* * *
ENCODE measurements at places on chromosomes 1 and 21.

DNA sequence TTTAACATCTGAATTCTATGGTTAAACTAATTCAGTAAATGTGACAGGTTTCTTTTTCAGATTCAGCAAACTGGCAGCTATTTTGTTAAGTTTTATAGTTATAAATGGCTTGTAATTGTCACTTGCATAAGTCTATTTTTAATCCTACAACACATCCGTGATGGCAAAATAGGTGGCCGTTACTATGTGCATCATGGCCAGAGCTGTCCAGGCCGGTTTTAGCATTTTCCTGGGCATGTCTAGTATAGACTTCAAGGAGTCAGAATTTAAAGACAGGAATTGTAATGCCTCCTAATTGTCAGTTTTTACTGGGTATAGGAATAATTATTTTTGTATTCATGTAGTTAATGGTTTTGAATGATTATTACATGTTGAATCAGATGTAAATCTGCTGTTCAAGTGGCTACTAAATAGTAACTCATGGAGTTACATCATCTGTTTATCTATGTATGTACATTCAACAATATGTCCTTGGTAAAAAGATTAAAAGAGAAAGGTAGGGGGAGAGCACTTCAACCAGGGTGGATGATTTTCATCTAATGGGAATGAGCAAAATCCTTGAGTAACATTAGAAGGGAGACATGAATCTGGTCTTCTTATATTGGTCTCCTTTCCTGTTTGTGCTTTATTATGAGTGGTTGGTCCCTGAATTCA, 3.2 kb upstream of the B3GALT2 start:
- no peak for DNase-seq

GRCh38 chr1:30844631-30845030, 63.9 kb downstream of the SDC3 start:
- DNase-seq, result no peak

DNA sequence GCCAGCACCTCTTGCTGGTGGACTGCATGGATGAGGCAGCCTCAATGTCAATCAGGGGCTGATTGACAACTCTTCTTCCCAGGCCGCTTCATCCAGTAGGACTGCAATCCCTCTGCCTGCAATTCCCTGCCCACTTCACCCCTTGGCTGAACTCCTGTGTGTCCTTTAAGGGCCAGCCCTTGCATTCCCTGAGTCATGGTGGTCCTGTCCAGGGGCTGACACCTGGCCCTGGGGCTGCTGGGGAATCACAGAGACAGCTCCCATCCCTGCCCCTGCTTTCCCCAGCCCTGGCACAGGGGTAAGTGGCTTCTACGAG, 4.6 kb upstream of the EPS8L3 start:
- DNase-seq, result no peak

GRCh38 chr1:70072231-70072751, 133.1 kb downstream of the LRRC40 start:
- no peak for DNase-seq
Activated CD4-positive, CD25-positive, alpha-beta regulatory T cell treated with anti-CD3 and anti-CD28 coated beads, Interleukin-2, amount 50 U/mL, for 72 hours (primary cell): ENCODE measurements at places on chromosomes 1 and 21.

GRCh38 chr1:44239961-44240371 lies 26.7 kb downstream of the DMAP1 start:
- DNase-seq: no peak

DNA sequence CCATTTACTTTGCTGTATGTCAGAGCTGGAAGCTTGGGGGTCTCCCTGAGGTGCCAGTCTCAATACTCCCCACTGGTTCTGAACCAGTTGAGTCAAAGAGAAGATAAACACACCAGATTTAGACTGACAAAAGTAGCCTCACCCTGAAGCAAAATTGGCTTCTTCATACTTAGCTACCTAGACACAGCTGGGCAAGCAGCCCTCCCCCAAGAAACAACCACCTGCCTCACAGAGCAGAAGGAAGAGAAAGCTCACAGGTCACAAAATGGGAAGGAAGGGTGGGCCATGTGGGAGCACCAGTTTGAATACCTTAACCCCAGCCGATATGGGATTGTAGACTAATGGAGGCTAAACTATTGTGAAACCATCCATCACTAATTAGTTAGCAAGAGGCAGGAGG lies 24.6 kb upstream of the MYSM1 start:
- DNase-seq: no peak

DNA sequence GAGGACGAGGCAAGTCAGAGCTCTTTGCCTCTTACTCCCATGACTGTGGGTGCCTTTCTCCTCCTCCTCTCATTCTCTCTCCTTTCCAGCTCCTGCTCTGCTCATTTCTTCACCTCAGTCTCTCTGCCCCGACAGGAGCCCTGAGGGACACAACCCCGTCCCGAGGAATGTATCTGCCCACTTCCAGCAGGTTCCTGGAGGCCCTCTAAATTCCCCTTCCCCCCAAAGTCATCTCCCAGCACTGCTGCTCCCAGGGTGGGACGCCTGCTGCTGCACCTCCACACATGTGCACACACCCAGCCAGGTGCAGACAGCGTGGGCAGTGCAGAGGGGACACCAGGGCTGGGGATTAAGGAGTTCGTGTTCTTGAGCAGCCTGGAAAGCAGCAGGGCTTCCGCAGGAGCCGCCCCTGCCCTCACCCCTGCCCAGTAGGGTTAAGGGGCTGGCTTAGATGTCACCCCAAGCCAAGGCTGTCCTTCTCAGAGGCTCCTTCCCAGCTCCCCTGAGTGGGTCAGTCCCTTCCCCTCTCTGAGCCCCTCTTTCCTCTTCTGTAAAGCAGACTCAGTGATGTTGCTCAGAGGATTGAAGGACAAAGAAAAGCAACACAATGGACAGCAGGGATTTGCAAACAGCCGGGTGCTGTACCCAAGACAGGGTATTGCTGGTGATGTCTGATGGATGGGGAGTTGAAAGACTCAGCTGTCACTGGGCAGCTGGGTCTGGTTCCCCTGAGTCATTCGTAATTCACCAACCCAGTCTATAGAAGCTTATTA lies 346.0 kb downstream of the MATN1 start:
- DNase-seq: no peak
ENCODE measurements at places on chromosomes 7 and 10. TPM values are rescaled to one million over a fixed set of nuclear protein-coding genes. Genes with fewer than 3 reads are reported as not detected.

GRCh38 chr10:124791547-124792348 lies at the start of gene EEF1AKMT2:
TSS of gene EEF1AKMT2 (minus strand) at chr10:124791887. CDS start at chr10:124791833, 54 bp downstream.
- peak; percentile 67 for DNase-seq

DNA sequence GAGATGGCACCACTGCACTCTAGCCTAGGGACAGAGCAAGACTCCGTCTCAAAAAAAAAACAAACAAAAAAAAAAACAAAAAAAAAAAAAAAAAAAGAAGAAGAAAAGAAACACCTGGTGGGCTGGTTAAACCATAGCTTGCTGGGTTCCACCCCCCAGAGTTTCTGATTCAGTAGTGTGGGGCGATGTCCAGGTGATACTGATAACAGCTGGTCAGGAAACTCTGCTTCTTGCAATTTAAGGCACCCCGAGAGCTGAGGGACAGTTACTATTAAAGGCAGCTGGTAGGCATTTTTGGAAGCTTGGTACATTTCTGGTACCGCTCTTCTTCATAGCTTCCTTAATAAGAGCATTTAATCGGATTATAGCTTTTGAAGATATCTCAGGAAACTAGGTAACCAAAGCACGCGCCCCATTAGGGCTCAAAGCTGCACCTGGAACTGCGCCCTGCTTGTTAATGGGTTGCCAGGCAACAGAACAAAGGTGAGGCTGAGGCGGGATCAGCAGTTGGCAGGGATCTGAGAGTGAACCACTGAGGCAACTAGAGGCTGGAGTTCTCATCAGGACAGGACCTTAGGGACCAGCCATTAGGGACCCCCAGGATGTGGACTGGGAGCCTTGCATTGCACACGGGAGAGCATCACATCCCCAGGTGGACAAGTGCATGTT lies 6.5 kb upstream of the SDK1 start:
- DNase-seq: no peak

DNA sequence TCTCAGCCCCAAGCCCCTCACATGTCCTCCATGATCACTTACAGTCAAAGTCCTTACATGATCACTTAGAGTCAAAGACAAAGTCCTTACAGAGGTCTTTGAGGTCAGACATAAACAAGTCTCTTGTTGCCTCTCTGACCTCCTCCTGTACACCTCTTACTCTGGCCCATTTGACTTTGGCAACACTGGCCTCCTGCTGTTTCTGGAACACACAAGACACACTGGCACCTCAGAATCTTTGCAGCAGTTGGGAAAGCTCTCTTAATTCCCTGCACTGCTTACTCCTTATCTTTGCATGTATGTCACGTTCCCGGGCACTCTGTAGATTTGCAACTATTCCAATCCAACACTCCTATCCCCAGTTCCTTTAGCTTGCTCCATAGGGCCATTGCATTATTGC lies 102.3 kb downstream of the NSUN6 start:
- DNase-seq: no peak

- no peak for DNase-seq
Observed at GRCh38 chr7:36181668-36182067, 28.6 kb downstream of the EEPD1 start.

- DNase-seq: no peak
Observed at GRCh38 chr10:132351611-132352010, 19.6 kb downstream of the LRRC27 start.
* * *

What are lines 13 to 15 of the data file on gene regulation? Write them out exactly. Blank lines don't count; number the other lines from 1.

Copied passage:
DNA sequence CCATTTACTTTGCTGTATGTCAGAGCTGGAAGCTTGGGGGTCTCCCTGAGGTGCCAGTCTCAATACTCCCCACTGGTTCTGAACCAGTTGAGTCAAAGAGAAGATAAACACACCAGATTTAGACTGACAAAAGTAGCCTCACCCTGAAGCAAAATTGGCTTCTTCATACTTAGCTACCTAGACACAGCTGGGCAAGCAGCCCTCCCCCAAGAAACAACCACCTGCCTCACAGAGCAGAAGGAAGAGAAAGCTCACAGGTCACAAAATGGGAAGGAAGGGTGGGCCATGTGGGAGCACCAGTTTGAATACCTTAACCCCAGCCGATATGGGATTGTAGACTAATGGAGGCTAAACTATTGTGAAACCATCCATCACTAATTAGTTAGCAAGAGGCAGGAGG lies 24.6 kb upstream of the MYSM1 start:
- DNase-seq: no peak

DNA sequence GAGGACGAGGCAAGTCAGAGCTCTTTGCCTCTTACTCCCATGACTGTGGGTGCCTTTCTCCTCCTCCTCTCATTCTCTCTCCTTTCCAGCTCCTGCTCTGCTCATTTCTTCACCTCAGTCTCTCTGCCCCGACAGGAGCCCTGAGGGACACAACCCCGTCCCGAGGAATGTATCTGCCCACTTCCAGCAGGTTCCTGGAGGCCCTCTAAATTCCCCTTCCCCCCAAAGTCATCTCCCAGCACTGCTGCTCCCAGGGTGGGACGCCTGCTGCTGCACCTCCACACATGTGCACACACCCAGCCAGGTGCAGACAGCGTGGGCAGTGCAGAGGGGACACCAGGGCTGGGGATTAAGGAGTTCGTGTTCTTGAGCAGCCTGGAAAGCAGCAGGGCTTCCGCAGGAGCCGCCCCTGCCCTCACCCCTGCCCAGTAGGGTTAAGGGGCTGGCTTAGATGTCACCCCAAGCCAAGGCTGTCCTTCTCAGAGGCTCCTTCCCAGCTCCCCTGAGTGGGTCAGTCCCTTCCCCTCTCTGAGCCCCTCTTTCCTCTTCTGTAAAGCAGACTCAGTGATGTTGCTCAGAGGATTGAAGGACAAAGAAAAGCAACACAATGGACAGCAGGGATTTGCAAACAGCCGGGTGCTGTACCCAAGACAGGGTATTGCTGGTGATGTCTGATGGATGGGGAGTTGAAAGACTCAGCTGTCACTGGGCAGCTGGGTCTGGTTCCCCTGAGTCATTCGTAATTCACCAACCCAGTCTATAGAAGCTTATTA lies 346.0 kb downstream of the MATN1 start: